Sunday, June 25, 2023

Healing with CBP After ACL Tear

Previous common belief among clinicians and researchers was that after tearing your anterior cruciate ligament (ACL), chances are you will need reconstuctive surgery. Especially if it affects your activities of daily living like climbing stairs, squatting etc. More so if you wish to return to sports.

Well, latest research shows that one may not need surgical intervention to achieve healing after all. The following paper (Filbay et al, 2023) showed excellent results with the Cross Bracing Protocol (CBP) in patients who tore their ACL. 72 out of 80 participants (90 percent) with a total tear of their ACL at baseline had MRI signs of ACL healing (a continuous ACL) after only 3 months.

Of the 8 participants whose ACL's did not heal, 6 had attached to the lateral wall ± PCL (post cruciate ligament), with MRI evidence after 3 months.

The subjects studied were between 10-58 years old who saw a sports doctor in private practice in Sydney, Australia and followed up from 2016-2021 with MRI confirming acute ACL rupture. They were all managed with the CBP.

The CBP aims to reduce the gap distance between the torn ACL remnants by immobilizing the knee at 90 degrees flexion (or bending) for 4 weeks in a knee brace after acute rupture. This to facilitate bridging of tissue and healing between the torn/ ruptured bits. The subjects also used crutches (or wheelchair, i-walker etc) for up to 8 weeks. After 4 weeks the range of motion is increased weekly whilst the subjects underwent physiotherapist-supervised rehabilitation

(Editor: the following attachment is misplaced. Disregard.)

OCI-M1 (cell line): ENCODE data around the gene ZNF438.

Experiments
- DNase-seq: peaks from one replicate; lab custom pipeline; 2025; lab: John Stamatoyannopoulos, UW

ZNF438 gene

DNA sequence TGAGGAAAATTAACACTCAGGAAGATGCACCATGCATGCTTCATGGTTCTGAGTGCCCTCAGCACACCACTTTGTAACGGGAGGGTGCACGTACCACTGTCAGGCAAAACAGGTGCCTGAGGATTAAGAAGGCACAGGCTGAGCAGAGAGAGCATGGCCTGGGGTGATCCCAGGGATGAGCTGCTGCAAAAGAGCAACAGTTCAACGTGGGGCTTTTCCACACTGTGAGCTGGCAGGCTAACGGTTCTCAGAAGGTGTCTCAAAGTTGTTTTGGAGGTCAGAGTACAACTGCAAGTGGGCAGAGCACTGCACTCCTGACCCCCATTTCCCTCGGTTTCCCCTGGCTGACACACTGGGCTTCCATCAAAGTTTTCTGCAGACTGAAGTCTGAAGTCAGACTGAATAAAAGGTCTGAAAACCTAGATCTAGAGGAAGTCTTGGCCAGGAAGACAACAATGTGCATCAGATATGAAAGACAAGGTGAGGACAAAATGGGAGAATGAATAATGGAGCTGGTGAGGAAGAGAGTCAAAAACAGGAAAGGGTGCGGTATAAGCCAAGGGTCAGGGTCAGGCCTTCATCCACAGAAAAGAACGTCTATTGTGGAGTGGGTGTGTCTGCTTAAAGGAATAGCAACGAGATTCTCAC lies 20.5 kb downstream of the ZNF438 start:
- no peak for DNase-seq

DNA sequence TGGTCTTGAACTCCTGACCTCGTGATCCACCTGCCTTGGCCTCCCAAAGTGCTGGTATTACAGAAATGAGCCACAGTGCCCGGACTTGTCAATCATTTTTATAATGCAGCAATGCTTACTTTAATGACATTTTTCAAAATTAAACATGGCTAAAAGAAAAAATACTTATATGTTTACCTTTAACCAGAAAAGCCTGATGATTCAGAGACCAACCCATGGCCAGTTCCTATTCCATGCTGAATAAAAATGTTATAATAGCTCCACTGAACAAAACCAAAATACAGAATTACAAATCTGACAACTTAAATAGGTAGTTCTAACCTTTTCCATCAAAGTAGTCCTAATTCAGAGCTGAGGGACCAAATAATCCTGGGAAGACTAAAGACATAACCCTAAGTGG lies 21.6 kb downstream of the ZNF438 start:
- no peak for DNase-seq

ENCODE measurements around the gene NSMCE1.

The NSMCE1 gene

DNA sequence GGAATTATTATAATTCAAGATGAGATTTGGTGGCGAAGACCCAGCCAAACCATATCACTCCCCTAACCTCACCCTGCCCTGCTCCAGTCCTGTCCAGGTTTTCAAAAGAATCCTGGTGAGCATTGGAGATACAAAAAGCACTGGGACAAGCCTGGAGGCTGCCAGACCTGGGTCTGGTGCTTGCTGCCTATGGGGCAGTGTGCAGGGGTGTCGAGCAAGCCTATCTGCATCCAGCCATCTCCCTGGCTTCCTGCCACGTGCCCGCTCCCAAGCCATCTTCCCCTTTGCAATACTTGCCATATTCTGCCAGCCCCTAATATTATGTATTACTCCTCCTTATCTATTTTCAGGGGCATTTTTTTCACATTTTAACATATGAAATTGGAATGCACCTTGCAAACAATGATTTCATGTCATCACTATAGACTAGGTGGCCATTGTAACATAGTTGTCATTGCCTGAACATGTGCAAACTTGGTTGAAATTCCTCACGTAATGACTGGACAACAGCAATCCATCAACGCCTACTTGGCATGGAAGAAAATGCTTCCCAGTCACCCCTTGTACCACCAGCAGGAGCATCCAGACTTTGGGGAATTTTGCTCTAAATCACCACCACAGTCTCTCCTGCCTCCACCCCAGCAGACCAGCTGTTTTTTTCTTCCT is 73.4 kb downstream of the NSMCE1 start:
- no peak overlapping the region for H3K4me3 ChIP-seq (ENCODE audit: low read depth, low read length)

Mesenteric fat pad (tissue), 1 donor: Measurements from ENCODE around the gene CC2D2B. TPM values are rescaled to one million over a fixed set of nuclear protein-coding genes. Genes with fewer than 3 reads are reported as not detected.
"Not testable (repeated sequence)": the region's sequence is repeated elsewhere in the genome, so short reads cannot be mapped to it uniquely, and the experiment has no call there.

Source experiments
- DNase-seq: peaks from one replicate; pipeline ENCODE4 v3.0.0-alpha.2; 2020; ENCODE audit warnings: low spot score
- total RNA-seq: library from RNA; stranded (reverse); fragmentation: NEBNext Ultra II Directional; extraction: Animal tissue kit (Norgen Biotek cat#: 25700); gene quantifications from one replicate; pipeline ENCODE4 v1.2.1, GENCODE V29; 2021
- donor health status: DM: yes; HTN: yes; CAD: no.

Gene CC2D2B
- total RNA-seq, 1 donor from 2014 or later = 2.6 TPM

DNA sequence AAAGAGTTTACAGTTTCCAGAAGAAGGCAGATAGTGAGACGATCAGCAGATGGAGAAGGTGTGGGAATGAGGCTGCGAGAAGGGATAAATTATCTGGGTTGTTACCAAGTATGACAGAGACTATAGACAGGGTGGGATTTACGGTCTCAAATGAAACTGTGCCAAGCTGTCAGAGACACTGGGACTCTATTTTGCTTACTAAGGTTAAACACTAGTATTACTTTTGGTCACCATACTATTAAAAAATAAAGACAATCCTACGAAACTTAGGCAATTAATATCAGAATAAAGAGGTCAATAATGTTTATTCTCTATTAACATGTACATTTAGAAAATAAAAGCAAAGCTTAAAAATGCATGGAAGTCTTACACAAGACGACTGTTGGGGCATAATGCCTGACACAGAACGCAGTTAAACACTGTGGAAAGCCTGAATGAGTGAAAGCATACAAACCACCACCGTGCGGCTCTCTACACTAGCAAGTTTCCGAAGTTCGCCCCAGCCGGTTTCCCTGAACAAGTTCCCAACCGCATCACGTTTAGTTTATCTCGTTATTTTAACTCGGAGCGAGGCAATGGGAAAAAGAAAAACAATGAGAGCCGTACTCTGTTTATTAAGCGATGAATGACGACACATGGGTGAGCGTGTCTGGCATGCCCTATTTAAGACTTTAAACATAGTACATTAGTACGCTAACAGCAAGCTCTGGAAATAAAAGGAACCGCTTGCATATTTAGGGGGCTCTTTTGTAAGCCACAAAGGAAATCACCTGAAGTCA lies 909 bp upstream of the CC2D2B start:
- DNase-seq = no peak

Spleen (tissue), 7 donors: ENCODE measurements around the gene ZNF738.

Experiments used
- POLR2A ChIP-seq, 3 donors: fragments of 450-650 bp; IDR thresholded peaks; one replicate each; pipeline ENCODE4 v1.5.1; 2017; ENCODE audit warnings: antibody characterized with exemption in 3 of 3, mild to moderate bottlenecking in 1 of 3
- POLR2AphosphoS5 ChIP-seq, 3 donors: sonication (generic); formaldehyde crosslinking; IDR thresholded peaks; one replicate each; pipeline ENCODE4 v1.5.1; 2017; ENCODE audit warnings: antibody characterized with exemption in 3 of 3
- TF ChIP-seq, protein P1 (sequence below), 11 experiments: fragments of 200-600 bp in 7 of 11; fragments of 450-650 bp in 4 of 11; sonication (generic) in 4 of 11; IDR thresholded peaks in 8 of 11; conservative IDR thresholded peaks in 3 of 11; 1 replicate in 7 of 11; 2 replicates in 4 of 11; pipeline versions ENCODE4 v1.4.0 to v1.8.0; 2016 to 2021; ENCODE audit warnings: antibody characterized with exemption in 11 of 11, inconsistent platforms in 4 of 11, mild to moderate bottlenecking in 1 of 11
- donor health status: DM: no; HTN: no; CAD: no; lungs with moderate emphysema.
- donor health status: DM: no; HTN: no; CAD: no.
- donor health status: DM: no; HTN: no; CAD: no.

Previous published research by Filbay et al (2023) support current findings. The KANON (Knee Anterior Cruciate Nonsurgical versus Surgical treatment) trial found at least 30 percent of participants (16 out of 54 participants) with ACL ruptures had signs of  healing (shown on MRI) with conservative management. (Note:  In the KANON trial, subjects with ACL tears had better outcomes when randomized to rehabilitation and optional delayed ACL reconstruction or early surgery and rehabilitation).

The high rate of healing observed after 3 months on MRI suggests that this CRP can be conducive to ACL healing. It is also heartening to note that patients with other associated injuries at baseline became asymptomatic after the CBP.

But it is not known whether a continous ACL observed on MRI demonstrates restoration of pre injury ACL function. 14 percent (11 patients) had re-ruptured their ACL at time of follow up. This rate of reinjury is comparable with re-injury rates following ACL surgery. 90 percent of these re-ruptures occur after return to high risk sports.

Note that data from this study was collected in the course of clinical practice rather than in a research setting so some adaptations were made to the CBP over time. The study design also did not allow comparison of outcomes with people managed with surgery or rehabilitation alone. 

Looking at the protocol in detail (supplementary detail in appendix 1), one would need to wear a knee brace for 12 weeks while using crutches for up to 10 weeks. Some would definitely choose that considering the potential for positive outcomes.